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Coaching FAQs

Can I use research or professional development funds for coaching?

We are registered as a vendor with a number of universities and many of our clients pay for coaching out of their start up, research, or professional development accounts.

Where and when do we meet? How does payment work?
The initial twenty-minute consultation is free. Most sessions are 45-minutes and take place by telephone or videoconference at a mutually agreed upon time. The client and coach sometimes also communicate via email between sessions. The fee is inclusive of all coaching services, including email support. We will send you an invoice after approximately every three coaching sessions, or every two months, whichever comes first.
Is coaching a short or long-term endeavor?

Although we customize coaching to the needs of the client, most clients make an initial commitment to twelve coaching sessions.

How long will it take to reach my goal?

One client came to coaching because of a psychological block to completing a piece of writing. We worked together to reframe his thinking about that piece, and he surprised himself by finishing it in just a few weeks. Another client in a leadership role has continued with coaching over several years because she appreciates the extra edge it gives her. Between those two examples are clients who use coaching to develop new habits and ways of operating, and feel ready to “fly solo” after a six- or twelve-month course of coaching.

Does professional development coaching have anything in common with athletic coaching?
Athletic coaches work with highly skilled people who want to perform at the top of their game. Likewise, professional development coaches work with people who are healthy, creative, and whole, but who want something more. A coach encourages you to think bigger and strive for more than you might have thought possible.
How is coaching different from therapy?
Coaching is action-oriented. While clients often experience profound learning in coaching, learning in coaching is not just for the sake of understanding – it is always in service of moving forward toward a goal. Coaches see the client as a whole, healthy person who wants more. Coaching is not psychotherapy. If the coach and client identify depression, anxiety, or other issues that are important to address but outside of the scope of coaching, the client is referred to an appropriate service provider. It is not uncommon for academics to work with a coach to support their professional goals at the same time as working with a therapist to support their mental health or personal relationships.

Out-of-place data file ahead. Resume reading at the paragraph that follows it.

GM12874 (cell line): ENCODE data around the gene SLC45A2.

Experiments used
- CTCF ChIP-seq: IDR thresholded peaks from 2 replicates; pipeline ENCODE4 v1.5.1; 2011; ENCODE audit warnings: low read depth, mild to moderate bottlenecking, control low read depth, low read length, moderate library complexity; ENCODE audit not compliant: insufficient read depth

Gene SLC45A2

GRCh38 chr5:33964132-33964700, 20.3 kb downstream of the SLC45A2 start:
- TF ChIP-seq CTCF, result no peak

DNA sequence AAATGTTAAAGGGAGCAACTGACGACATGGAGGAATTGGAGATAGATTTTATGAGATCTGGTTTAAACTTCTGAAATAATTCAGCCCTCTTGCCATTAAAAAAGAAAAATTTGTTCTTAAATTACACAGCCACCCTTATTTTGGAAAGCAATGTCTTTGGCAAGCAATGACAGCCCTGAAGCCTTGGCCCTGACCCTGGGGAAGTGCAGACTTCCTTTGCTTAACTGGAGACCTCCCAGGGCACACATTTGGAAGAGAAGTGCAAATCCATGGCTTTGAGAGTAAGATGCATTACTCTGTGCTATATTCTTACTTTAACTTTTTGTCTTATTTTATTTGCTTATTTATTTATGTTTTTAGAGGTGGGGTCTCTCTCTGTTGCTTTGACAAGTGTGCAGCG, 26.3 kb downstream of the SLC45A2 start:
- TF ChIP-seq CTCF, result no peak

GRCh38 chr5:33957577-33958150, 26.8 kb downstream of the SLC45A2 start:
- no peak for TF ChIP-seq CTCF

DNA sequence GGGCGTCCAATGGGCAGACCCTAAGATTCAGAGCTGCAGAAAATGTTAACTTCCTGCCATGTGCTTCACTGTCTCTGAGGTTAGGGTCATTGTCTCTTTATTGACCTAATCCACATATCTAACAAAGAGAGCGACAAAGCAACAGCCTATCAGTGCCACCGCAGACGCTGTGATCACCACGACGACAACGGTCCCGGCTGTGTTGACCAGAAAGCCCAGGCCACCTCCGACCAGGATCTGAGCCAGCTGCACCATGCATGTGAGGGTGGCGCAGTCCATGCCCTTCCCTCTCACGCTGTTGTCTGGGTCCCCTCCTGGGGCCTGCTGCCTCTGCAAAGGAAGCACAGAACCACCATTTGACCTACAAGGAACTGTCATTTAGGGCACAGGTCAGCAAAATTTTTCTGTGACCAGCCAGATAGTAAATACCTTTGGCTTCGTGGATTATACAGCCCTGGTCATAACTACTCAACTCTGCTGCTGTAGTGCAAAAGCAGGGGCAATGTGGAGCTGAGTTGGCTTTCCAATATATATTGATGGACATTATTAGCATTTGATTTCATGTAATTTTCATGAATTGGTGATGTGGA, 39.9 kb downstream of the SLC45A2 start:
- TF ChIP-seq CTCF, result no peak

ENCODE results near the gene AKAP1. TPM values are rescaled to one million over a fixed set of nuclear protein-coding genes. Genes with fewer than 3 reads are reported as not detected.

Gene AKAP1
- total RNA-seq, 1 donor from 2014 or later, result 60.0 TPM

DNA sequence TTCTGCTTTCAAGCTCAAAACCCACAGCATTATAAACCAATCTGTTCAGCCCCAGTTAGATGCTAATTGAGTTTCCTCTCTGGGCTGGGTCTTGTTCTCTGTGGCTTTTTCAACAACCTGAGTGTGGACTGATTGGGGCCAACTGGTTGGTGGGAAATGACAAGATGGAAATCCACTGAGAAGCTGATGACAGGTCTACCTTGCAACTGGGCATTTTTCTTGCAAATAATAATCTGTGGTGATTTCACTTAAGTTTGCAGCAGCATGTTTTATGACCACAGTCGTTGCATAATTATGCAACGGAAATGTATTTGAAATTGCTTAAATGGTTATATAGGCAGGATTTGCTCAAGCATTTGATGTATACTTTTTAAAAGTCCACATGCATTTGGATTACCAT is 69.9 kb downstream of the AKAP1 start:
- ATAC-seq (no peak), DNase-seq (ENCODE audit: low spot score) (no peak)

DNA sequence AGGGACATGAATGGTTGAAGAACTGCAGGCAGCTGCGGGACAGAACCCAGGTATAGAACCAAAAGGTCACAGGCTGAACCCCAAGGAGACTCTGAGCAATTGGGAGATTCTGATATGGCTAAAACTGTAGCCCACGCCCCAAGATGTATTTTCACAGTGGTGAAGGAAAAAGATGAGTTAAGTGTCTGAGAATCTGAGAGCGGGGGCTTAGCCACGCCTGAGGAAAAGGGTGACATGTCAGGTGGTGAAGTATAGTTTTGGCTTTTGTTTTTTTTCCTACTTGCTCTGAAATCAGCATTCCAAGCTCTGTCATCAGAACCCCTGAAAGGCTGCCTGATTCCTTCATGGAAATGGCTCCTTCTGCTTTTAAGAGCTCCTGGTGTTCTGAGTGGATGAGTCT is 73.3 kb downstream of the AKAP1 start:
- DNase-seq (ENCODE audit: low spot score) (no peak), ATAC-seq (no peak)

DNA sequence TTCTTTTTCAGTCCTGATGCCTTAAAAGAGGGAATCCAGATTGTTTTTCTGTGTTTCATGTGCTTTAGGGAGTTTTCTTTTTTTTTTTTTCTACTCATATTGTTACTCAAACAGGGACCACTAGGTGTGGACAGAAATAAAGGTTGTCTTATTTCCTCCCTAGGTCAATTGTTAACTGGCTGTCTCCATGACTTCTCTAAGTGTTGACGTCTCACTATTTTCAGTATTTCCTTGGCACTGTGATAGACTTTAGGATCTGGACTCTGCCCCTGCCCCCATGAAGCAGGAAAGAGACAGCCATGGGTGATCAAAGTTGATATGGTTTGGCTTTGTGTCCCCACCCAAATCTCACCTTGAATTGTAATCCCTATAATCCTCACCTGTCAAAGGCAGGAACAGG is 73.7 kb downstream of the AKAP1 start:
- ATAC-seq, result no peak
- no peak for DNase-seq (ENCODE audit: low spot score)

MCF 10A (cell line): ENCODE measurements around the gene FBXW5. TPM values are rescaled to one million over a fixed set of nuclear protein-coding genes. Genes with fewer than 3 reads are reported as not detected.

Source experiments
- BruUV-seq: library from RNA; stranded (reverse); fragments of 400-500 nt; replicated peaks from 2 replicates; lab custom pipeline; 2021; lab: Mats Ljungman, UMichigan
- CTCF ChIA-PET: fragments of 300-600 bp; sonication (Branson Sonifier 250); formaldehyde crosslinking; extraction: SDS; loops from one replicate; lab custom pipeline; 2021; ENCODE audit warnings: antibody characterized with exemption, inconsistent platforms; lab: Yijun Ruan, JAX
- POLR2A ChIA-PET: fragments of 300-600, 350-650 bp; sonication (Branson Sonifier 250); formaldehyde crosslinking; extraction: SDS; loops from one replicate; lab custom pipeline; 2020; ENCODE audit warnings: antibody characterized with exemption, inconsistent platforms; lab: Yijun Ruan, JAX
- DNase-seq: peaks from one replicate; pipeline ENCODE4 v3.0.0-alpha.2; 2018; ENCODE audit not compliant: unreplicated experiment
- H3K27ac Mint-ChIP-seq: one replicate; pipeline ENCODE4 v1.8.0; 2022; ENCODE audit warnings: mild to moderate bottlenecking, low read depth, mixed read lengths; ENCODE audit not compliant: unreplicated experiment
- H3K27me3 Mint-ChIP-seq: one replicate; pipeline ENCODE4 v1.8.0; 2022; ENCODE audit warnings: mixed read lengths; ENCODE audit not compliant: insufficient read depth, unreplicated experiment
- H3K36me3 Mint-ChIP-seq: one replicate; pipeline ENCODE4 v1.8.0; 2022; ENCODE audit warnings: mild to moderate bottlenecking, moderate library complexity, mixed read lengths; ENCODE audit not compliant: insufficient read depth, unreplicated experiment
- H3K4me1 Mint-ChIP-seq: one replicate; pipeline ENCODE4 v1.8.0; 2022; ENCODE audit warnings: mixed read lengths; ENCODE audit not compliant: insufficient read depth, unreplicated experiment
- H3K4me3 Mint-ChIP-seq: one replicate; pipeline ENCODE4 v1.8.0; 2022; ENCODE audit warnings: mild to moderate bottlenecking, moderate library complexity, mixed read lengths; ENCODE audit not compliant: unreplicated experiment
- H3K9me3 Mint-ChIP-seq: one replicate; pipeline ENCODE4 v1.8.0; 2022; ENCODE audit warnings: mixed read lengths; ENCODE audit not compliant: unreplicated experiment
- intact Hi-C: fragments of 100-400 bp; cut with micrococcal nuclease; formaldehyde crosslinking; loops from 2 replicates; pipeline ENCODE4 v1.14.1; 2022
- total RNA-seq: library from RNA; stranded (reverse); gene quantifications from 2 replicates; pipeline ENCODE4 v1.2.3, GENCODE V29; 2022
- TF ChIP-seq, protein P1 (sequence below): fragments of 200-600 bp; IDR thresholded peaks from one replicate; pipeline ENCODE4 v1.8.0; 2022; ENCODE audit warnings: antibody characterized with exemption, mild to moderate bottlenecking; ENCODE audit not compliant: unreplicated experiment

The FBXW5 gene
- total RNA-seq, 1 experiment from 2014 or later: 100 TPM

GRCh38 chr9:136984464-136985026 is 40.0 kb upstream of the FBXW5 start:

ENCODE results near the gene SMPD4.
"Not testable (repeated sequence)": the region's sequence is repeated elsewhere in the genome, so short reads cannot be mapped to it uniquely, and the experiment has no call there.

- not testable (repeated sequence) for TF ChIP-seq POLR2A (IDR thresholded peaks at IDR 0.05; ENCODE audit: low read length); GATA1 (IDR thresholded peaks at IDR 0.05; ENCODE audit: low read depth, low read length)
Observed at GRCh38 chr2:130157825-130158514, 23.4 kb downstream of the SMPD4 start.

What is your training?

Rena is a graduate of the Mentor Coach Program and also trained with the Coaches Training Institute (CTI). Although coaching is distinct from therapy, her years of training and experience as a therapist also gave her excellent preparation for coaching. All of our coaches have trained with programs accredited by the International Coach Federation, the premier professional organization for executive and leadership coaches. Read our affiliate coach biographies.

What happens during coaching sessions?

The client and coach participate in structured, collaborative conversations. We engage clients in a variety of coaching methods including assessment, strategizing, visualization, creating structures, metaphor, and more. Incisive questions are also employed to bring clients greater clarity and allow them to move beyond self-imposed limits. Homework assignments are frequently incorporated to consolidate learning and allow the client to progress between sessions.

How do I know if a Leader Academic coach is right for me?

We are glad to offer a free twenty-minute consultation to discuss how coaching can help you to reach your goals. You can schedule a consultation by emailing Rena@LeaderAcademic.com or calling (734) 665-4885.

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